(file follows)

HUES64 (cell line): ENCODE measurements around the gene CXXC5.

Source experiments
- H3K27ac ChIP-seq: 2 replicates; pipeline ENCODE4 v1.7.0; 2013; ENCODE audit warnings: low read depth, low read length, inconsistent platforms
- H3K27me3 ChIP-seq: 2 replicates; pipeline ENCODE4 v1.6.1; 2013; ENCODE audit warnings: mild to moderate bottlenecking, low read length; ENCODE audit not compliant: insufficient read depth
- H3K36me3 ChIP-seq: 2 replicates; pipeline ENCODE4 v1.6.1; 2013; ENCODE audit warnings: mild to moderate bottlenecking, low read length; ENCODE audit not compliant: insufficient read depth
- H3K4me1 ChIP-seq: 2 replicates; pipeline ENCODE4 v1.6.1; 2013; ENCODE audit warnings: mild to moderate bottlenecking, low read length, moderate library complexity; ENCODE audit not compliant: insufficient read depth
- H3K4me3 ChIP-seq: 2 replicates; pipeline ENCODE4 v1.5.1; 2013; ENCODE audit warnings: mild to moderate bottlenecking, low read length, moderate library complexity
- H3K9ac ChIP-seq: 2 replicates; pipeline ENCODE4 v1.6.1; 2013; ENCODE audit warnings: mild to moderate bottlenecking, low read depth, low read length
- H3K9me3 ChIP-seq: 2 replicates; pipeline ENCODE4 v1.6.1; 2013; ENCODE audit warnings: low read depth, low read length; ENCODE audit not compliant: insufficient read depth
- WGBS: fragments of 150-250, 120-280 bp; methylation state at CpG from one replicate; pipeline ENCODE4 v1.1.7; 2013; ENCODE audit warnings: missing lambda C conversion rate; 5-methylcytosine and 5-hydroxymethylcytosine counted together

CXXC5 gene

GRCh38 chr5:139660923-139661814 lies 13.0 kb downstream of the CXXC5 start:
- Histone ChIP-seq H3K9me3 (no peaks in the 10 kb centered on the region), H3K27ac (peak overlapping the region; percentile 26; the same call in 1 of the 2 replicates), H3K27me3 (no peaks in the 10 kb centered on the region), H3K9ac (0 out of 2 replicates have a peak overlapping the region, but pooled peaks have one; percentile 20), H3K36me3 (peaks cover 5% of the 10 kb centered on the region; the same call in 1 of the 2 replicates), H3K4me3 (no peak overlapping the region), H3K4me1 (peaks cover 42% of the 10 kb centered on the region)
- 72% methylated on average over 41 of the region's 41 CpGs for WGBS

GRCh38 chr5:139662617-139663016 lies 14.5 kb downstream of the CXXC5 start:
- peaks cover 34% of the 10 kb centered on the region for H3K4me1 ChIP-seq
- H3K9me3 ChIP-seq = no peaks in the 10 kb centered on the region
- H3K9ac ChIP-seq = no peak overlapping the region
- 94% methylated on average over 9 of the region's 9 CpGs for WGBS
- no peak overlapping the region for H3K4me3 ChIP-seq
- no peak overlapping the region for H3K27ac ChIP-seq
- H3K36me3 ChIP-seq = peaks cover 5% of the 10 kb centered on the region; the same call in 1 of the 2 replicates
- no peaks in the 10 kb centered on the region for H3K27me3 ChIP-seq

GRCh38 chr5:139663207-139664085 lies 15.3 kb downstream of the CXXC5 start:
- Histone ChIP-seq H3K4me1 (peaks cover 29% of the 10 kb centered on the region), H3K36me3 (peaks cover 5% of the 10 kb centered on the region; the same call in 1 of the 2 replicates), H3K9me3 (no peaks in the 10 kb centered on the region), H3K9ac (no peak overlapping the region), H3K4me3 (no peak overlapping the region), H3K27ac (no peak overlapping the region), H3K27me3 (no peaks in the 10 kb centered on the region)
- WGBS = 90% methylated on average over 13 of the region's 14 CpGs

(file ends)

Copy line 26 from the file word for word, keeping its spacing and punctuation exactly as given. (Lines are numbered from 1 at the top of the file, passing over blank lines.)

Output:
- WGBS = 90% methylated on average over 13 of the region's 14 CpGs